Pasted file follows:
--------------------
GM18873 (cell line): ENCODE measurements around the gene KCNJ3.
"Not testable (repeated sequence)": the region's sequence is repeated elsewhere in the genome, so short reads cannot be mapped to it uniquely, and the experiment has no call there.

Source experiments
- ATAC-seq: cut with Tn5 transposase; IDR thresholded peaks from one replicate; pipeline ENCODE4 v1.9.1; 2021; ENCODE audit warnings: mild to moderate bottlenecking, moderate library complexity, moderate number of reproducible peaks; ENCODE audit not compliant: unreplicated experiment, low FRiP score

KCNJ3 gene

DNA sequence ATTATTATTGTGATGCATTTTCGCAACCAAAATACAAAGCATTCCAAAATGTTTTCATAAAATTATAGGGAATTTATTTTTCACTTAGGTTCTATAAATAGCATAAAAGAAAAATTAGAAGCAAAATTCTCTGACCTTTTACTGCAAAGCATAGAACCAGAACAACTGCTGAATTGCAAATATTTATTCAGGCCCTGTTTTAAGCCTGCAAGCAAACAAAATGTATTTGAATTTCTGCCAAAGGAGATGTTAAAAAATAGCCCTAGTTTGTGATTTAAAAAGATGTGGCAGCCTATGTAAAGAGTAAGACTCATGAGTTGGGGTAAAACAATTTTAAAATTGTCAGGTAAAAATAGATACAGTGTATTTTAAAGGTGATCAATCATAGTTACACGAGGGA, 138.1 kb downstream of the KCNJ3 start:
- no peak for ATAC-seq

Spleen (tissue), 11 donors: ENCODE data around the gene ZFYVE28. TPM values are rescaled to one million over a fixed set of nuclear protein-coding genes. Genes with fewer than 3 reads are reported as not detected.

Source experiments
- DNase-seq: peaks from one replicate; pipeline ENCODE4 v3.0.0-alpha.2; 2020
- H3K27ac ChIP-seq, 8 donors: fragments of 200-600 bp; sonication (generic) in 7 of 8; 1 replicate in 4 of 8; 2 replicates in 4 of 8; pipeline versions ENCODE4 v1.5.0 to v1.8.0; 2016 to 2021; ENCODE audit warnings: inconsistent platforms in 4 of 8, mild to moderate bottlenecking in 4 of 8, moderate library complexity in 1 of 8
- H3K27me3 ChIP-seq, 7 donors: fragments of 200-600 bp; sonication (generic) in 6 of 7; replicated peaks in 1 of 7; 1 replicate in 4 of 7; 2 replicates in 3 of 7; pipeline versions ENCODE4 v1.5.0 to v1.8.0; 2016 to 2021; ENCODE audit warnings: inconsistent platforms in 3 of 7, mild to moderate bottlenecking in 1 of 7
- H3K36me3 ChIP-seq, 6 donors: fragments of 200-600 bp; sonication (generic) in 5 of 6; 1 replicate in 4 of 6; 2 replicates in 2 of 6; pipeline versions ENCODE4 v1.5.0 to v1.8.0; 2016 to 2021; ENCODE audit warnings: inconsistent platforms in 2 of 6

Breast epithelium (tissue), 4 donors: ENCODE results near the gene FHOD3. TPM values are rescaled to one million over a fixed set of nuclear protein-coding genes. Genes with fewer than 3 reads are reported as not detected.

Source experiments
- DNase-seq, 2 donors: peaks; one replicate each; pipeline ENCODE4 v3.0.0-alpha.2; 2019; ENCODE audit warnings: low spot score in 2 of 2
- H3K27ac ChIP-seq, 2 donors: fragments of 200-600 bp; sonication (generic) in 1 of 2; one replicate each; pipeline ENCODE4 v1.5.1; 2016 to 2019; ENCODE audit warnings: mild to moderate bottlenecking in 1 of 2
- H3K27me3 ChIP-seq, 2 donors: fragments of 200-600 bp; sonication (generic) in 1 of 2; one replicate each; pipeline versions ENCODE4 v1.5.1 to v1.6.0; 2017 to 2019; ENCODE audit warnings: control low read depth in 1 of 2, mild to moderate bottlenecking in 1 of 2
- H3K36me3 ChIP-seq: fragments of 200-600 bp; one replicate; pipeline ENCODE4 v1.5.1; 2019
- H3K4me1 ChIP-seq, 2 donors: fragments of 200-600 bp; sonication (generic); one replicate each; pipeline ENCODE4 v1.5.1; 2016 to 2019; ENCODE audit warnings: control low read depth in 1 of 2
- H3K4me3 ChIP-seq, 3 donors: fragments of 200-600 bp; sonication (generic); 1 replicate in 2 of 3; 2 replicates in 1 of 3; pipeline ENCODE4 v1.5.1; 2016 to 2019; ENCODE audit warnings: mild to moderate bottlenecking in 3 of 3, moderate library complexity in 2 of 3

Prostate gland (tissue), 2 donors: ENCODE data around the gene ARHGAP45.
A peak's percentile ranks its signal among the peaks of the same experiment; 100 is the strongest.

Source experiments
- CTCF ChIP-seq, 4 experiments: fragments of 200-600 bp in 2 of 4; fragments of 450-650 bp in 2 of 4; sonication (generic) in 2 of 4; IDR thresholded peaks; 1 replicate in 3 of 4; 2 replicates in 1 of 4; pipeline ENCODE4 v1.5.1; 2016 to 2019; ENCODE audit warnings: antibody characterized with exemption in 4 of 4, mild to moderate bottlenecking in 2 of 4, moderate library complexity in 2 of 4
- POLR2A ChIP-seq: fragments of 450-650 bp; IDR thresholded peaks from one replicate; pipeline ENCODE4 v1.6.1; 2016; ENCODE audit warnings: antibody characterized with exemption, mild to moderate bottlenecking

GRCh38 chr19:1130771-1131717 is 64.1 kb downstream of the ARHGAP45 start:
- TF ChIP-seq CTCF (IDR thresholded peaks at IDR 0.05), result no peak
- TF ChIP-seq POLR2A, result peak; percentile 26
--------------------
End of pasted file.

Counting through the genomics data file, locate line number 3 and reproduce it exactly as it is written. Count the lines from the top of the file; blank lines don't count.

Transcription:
Source experiments